I think safety and the convenience of transactions would be your best arguments. However, your scenario is more or less limited to depository banking. It doesn't seem to include investment banking--buying and selling securities. So it would seem to me that people would prefer to park money in assets that can provide returns, and banks would not provide that benefit.
#15116664
@blackjack21 I assumed that the interest rate was simply fixed at 0% by law. If the Government intervened by lending as much money as necessary to get to a 0% equilibrium rate, then it would still be taking up all the risk.

Now, some people may want to draw an equivalence between what it did in the subprime crisis bailouts and this proposal, but they aren't the same because the Federal Government actually made a profit with the bailouts :)
#15117801
Senter wrote:Let's imagine for a moment that the US government decided to nationalize the banking industry. All banking in the US, top to bottom, is now owned and operated by the government, as is all loaning processes.

The decision is made to eliminate all interest being paid on savings and other accounts that previously paid interest to the depositor. Also, all loans are to be made interest-free. All loans to businesses and consumers alike, are "zero-interest" loans. If you want to borrow money to buy a house or a car or a business (or anything else) you fill out the usual application, the application is evaluated, the money is loaned against collateral, and the loan is completed.

What might be the effects and/or results of such no-interest arrangements and why? Maybe inflation could be kept close to zero?

Well, one question would be where is the money going to come from? Because people normally lend money to banks because they will receive an interest rate.

Now, you could theoretically have the government subsidize the cost of operations, and there would probably still be many people who would put their money in banks out of convenience. Likely it would be less money in banks, because people would be seeking returns on their money in other places.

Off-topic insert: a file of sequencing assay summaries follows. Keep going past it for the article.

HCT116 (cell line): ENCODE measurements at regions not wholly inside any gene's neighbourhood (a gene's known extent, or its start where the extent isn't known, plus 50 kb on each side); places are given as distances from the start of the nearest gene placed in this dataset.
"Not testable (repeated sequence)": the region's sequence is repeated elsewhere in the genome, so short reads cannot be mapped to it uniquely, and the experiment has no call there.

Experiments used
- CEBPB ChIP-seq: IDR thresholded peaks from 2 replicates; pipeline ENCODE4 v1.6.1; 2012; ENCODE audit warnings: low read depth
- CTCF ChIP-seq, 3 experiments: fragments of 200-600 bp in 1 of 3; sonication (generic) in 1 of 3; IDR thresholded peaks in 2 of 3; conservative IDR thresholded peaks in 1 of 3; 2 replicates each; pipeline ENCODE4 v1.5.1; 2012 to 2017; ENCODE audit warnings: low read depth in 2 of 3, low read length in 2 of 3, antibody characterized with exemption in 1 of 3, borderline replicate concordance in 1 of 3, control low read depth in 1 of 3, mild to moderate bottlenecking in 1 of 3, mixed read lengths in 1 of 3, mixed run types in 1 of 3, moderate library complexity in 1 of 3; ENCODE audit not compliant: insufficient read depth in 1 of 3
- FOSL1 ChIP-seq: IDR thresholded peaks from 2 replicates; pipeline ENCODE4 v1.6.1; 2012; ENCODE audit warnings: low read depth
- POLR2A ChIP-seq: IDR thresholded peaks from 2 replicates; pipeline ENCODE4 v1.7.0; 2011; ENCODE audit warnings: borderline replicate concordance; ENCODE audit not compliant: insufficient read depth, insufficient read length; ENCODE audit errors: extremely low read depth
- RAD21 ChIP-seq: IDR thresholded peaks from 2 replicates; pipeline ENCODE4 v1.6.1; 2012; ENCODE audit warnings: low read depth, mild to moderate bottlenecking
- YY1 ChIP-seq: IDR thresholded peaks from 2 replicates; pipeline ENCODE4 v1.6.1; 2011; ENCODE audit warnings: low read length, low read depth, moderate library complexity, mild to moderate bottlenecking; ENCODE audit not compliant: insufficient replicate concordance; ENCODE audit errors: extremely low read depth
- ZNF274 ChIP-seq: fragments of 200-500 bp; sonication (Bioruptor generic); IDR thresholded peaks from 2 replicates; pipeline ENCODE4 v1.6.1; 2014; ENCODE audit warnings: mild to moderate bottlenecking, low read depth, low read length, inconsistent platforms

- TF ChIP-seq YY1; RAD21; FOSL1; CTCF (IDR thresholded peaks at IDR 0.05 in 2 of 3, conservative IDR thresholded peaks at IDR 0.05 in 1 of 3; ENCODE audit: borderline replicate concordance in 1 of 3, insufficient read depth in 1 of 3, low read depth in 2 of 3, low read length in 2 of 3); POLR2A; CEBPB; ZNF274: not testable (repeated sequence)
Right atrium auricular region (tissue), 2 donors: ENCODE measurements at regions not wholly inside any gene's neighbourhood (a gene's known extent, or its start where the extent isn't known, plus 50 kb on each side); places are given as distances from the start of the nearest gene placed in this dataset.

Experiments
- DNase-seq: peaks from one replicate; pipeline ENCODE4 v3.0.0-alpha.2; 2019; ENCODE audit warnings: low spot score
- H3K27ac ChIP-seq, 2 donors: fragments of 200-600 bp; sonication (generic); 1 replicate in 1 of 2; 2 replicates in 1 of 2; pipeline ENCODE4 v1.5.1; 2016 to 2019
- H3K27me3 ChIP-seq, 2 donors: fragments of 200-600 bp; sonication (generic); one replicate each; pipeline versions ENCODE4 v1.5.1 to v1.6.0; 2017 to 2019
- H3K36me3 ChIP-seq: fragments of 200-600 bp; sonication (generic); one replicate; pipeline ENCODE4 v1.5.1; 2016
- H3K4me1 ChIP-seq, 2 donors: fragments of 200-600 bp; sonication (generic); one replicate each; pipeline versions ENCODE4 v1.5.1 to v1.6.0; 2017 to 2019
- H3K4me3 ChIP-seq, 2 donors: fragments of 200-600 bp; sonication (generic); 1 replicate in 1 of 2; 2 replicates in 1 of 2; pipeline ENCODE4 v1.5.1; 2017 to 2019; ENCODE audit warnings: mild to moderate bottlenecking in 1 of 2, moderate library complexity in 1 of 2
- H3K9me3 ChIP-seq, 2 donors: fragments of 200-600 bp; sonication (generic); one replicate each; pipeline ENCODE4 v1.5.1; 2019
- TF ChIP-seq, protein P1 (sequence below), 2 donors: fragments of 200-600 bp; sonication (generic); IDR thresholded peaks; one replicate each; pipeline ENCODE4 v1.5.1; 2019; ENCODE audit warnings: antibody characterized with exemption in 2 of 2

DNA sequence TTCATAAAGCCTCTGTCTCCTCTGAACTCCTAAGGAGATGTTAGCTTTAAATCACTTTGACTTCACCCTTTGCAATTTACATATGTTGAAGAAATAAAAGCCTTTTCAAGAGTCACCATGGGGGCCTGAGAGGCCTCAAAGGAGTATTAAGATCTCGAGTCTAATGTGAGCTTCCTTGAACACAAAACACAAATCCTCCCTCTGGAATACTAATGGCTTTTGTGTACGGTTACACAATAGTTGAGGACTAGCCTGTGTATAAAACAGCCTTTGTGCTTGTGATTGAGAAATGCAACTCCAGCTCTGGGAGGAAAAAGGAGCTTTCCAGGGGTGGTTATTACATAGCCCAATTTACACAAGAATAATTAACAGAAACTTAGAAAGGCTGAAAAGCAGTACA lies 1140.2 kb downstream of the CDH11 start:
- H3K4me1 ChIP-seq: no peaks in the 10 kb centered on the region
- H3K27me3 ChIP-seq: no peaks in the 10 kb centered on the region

Then the problem is when you lend out money at 0% interest, everyone wants to borrow, because they can just borrow money, invest it in something else that has a rate of return, and make a profit. Usually interest rates can't go to 0% except in times of extremely low or stagnant economic growth.
Lending out huge amounts of money at 0% interest rates in an economy has a tendency to push up asset prices, like home prices or the stock market.

In fact the Fed (US Federal Reserve Bank) is already sort of doing this in a way, by "expanding the money supply" by lending out newly issued money at extremely low interest rates. So if you want to learn about the effects of 0% interest rates, you may want to look into this area.

It is a very contentious economic and politically controversial policy, which a lot of people barely have any understanding of because it is a little complicated.

The general consensus among most economists is that it is impossible to hold interest rates near 0% for too long, although there are numerous real life situations where that has gone on for many years.
To be honest, it's probably a phenomena not really truly well understood by economists, though there are many arguments and theories.
Economists disagree whether that is good or bad for the economy.

Remember, if investors can borrow money with no interest rates, they will want to use that money to buy some investment asset so they can earn a profit. This is what pushes asset prices up. If an investment asset costs $100 before and earns a guaranteed 5% return, then if I can get a one-year loan with no interest (and assuming the absence of any risk to myself) that will theoretically tend to push the asset price up approaching $105.
When the interest rate is likely to be zero for longer than a year, that will push the asset price up even more, though the math is a little more complicated. (But not too difficult, I can go into that if you really want)
#15117803
Senter wrote:What might be the effects and/or results of such no-interest arrangements and why? Maybe inflation could be kept close to zero?

It occurs to me that in the context of world-wide banking connections it may not be possible for this zero-interest idea to be done unless it were to be a world-wide change followed by all.

Comments?

Usually just the opposite would be the case. Trying to lower interest rates to 0% tends to have an inflationary effect on the currency (if it does anything).

To lower interest rates to 0%, you have to loan out more money, to keep the money available, since everyone is now wanting to borrow since they don't have to pay an interest rate.

Unless you are okay with shortages (where there are many people who cannot borrow money, because there is not enough money available to lend, whereas they could have borrowed money before).
When shortages exist, there has to be some government method of rationing (deciding who gets the loans and how much).